I’ve written before about generosity. It’s one of the greatest antidotes to selfishness there is. Obviously there is no shortage of needs both locally and globally. I’m also convinced that it has never been easier for the everyday leader to get involved.
But the potency of individual generosity is far surpassed by the momentum organizational generosity can build. The difference is teamwork. One person can make a difference. A team can completely alter an outcome altogether.
Whether you lead an organization or not, I’d like to share several of many ways organizations can act generously, whether they earn a profit or not.
It’s easy to be suspicious when we talk about altruism and profit in the same conversation. It can seem like a conflict of interest. But can I point out the obvious? If you don’t have any money to begin with, it’s a lot harder to be generous. Think about it: when businesses aren’t making any money, corporate sponsorships, employee development programming and hiring all come to a standstill. The emphasis is simply trying to stay afloat.
Even if your organization doesn’t have an elaborate charity program, just the tax implications of a profitable business can make a significant difference for a local economy.
At the end of the day, no one should feel guilty for profits that are earned legally and ethically. Among other things, they usually provide the first opportunity for generosity.
Meet a Need
Organizations don’t exist just for kicks and giggles. They have a job to do on behalf of customers, clients, patients, students, constituents – you name it. Although we may occasionally question the purpose of some organizations, ones that use their resources to meet legitimate needs do us all a great service. Does it still count as generosity if they get paid for it?
I like to use my dentist friend Mary Kay as an example. She’s obviously in business to earn a profit, but she places special emphasis on finding dental solutions that are the right fit for each patient’s individual needs, both from a health and financial standpoint. Obviously marketing campaigns and revenue targets matter. But in the “coldblooded” context of capitalism (whether real or imagined), going the extra mile to help a customer win is truly an act of generosity, especially when the need is great.
Share Your Organizational Niche
Not only do organizations provide valuable products and services, they possess significant amounts of knowledge capital. Obviously trade secrets are off the table, but organizations who share demonstrate they care. Banks know about money, so it’s a big contribution when they conduct financial planning workshops. Construction companies can donate not just materials for charity projects, but also expertise. Who better to donate consulting hours to a new humanitarian organization than a consulting firm?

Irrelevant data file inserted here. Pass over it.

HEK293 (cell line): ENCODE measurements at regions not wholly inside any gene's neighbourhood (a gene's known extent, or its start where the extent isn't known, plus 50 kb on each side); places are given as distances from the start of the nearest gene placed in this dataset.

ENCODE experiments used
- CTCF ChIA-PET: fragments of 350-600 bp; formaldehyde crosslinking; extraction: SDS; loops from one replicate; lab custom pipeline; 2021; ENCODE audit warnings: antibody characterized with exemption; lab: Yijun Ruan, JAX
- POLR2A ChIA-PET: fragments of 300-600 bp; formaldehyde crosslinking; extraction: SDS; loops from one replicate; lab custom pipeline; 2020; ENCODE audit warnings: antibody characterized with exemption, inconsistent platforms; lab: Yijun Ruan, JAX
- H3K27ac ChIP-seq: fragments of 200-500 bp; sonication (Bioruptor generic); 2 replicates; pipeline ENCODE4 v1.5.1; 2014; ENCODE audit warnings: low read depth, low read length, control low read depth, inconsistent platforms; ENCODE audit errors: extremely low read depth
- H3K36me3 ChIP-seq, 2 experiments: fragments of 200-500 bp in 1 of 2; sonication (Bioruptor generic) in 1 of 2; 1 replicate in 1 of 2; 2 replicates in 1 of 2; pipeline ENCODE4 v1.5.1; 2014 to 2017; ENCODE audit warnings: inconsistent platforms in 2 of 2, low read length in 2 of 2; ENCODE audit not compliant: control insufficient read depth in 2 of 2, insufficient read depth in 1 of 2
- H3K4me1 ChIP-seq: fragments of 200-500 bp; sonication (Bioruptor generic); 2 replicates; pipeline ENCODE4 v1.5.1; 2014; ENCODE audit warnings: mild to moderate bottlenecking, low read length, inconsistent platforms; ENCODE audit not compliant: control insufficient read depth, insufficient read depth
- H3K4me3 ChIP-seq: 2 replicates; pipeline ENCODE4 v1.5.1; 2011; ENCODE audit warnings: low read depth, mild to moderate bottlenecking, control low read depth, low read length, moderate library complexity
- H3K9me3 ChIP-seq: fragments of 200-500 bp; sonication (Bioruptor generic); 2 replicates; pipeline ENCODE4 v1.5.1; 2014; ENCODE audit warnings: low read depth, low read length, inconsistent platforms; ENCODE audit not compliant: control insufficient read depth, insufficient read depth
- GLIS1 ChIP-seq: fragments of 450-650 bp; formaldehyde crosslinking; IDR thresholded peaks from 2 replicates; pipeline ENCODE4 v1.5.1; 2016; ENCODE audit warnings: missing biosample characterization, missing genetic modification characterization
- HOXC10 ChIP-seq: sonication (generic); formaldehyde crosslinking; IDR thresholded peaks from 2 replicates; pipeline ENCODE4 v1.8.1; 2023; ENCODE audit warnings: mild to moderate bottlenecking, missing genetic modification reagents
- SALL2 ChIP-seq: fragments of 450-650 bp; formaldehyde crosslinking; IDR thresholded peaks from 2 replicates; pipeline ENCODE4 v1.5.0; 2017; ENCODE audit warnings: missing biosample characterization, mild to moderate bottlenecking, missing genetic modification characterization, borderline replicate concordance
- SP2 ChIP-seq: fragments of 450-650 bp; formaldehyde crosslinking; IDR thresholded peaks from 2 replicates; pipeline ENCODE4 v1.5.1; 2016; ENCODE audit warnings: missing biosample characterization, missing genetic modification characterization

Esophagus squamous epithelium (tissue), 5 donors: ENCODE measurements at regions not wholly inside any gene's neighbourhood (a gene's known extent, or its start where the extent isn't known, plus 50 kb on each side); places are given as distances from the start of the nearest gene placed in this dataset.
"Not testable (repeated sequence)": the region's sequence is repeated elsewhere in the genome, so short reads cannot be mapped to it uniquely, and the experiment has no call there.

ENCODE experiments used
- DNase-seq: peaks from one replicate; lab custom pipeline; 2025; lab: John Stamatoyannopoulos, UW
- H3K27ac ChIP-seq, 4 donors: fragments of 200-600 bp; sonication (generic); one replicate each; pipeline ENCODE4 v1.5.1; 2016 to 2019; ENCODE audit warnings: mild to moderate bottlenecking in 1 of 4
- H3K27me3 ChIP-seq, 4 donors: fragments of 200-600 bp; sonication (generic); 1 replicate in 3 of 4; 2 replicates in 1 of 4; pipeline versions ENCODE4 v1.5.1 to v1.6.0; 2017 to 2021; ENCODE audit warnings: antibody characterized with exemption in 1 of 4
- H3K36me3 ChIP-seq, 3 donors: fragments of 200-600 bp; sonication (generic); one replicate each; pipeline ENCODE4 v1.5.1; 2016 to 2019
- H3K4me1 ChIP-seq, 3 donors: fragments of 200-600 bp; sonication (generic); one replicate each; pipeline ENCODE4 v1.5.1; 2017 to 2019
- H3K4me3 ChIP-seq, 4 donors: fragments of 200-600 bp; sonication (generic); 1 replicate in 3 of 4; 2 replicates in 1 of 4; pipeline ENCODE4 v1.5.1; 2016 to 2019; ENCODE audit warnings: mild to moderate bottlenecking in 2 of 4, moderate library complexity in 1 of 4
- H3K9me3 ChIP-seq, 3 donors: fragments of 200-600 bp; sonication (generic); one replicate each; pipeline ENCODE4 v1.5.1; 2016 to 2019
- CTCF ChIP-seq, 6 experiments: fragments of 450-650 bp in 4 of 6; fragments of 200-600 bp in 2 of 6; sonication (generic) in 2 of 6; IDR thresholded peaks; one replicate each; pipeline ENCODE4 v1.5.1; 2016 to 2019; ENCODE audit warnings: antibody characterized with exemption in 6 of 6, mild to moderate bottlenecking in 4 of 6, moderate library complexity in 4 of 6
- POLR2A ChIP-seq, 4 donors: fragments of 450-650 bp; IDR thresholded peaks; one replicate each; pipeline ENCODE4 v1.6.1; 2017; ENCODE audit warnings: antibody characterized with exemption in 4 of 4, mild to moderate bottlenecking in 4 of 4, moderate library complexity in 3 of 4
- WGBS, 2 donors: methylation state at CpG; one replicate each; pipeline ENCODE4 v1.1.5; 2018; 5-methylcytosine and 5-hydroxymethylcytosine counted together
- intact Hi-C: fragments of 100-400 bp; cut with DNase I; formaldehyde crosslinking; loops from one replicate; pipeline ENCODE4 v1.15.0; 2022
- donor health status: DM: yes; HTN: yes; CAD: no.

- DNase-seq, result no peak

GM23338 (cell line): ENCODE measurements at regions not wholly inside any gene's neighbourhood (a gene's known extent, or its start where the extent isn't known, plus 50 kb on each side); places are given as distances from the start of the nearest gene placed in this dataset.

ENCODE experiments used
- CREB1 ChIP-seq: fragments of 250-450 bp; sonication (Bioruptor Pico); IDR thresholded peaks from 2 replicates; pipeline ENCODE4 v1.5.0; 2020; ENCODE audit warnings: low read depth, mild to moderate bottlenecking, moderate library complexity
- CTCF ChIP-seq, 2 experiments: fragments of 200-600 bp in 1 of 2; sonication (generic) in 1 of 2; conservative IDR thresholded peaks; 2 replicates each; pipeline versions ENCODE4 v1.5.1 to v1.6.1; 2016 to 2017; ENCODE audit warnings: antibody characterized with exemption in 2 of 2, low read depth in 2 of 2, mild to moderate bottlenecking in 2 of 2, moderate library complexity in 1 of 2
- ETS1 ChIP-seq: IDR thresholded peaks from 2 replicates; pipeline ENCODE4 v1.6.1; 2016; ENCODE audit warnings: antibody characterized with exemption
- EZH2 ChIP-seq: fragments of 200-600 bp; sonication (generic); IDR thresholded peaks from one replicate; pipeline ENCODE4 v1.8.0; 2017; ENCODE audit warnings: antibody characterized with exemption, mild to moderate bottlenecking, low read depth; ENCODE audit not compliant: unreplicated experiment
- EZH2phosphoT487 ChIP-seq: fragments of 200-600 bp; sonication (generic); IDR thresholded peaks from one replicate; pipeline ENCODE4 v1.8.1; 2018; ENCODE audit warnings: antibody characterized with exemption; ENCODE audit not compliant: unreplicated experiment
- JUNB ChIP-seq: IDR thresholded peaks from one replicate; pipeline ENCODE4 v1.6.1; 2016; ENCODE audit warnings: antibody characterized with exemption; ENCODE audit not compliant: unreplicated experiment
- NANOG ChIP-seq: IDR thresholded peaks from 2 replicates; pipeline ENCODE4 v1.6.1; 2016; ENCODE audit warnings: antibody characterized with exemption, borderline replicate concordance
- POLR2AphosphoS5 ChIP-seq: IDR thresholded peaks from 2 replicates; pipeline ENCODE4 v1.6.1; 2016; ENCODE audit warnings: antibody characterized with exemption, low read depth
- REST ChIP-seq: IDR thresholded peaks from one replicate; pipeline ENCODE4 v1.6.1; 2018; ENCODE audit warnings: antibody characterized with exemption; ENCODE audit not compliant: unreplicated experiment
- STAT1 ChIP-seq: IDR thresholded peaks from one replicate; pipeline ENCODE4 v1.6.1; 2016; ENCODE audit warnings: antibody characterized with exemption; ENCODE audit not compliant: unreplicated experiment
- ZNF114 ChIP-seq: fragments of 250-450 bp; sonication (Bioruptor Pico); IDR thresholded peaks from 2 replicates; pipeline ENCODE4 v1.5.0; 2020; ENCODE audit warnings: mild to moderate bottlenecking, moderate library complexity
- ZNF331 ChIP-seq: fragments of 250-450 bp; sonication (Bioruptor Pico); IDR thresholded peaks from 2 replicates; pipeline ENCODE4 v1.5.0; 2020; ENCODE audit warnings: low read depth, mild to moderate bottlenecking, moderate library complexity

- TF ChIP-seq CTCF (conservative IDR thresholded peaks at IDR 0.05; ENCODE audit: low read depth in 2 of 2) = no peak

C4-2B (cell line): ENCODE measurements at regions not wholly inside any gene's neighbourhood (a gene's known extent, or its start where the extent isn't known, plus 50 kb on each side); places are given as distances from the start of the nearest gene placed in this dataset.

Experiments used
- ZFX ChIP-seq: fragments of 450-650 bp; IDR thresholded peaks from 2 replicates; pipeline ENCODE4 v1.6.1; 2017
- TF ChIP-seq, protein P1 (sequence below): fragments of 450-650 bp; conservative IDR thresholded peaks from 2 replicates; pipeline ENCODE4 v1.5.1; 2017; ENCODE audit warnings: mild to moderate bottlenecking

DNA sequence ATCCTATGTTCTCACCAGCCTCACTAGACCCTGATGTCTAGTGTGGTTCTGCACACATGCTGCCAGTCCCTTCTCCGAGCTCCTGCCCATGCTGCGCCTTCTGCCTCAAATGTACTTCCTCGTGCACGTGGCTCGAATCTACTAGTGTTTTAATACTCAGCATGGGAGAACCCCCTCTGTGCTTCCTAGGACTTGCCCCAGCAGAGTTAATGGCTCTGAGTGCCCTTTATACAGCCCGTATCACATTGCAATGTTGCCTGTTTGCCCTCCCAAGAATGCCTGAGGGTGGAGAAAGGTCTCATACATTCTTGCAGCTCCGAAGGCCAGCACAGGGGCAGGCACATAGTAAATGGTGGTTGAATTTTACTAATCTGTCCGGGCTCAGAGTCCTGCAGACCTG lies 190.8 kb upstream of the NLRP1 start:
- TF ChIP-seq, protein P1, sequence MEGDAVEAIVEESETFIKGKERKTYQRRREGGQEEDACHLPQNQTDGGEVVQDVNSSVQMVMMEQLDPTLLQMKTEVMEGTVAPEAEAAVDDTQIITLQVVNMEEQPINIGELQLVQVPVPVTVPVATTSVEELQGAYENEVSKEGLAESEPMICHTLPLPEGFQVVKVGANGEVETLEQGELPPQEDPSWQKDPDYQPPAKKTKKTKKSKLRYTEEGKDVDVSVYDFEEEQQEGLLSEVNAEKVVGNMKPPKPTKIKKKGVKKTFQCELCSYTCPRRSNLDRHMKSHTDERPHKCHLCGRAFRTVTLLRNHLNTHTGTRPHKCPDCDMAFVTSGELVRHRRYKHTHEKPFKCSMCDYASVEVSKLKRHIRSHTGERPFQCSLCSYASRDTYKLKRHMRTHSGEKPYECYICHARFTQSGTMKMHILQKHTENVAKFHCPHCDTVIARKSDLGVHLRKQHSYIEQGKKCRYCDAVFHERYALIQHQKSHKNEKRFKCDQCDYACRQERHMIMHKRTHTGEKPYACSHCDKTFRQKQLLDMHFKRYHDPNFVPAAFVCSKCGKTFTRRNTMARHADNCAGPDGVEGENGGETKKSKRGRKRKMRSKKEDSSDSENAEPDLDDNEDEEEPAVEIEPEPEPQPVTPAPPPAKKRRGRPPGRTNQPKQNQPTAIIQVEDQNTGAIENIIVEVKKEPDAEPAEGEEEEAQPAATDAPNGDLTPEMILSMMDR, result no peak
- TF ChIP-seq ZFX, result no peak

Your organization has something unique to contribute that the average Joe off the street cannot. It’s easy to write a check, but sharing your organizational niche often requires greater participation – and can return a greater reward.
Look for Ways to Reinforce Your Values
Core values matter. And when organizations find ways to be generous in the direction of their values, things really get fun. One of my favorite organizations, Chick-fil-A, places a high value on organizational leadership as well as chicken sandwiches. They’ve demonstrated that commitment by sponsoring one of my favorite annual leadership conferences Leadercast, which helps keep the event accessible and affordable for more people. Many organizations today make contributions toward health, poverty and green initiatives. Don’t ever feel guilty for contributing in the direction of your organizational values – whether you get good press or not.
Do it Together
At the end of the day, I believe each person desires to make a difference and the opportunity to be part of something great. Organizations can give that gift not just through their day-to-day operations but by partnering with employees (and sometimes even outside stakeholders) in the generosity process. Just a few examples are charity campaigns, company work days and matching contributions. If you want an organization full of generous people, involve them in the process. Do it together.
Generosity is a lifestyle. We need generous individuals in our world today. But we also need generous organizations. Can you join me in finding a way to help our organizations become more generous?
Nathan Magnuson is a leadership consultant, coach, trainer and thought leader. Receive his new ebook Trusted Leadership Advisor by subscribing to his website or follow him on Twitter.